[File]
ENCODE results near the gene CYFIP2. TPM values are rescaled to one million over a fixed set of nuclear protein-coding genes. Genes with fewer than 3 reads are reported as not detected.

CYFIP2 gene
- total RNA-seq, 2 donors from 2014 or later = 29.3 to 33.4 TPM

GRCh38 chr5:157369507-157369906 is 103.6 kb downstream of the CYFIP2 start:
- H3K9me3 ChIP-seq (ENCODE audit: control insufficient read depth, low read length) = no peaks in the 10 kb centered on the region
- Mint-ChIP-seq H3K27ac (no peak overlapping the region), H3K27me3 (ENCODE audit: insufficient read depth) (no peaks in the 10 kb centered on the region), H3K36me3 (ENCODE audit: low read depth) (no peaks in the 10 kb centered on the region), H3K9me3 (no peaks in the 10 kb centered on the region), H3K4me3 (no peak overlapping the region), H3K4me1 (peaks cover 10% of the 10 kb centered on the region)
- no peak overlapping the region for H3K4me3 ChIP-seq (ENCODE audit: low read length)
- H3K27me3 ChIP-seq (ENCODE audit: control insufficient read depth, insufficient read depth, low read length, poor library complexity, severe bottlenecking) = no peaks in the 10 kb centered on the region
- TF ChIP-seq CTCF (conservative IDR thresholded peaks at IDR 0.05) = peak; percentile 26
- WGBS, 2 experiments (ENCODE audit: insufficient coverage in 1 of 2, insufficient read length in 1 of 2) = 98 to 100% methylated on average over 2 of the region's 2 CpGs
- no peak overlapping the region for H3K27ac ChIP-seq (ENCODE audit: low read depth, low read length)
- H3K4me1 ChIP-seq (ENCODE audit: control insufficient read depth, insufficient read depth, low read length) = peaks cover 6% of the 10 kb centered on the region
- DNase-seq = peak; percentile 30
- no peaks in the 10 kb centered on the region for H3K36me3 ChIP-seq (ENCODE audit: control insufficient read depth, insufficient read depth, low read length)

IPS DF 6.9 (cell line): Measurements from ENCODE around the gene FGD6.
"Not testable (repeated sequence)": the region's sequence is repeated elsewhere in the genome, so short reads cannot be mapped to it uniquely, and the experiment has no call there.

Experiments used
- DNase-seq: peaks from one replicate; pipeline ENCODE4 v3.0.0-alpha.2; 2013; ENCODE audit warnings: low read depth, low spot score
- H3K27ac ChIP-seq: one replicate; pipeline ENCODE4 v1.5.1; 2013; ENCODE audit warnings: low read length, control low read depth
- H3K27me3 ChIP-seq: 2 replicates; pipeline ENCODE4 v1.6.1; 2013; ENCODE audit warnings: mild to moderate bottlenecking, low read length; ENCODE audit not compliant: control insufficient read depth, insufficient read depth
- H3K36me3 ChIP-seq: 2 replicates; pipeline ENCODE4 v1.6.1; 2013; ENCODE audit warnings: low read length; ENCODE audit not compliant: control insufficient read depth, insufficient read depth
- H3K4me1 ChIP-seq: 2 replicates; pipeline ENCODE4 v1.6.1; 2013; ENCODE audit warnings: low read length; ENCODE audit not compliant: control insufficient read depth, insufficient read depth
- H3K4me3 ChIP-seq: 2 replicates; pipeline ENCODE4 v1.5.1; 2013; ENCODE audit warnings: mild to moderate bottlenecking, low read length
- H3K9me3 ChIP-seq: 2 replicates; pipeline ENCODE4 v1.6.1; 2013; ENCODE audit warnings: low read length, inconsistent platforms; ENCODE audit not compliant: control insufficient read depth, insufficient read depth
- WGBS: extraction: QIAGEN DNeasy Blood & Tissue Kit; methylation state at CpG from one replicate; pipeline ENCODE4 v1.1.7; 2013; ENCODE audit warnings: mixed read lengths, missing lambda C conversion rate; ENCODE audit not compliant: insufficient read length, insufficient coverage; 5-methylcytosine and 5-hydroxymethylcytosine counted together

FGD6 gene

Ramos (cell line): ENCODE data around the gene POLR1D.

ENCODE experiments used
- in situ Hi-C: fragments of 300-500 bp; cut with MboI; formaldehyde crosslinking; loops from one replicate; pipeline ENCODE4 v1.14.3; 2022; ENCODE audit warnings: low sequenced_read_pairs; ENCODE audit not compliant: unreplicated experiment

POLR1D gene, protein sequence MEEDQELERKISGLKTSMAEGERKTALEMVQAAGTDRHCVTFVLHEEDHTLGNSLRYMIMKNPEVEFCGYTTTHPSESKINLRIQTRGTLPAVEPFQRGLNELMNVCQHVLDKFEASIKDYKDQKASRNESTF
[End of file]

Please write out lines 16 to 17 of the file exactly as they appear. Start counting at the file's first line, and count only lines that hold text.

"Not testable (repeated sequence)": the region's sequence is repeated elsewhere in the genome, so short reads cannot be mapped to it uniquely, and the experiment has no call there.

Experiments used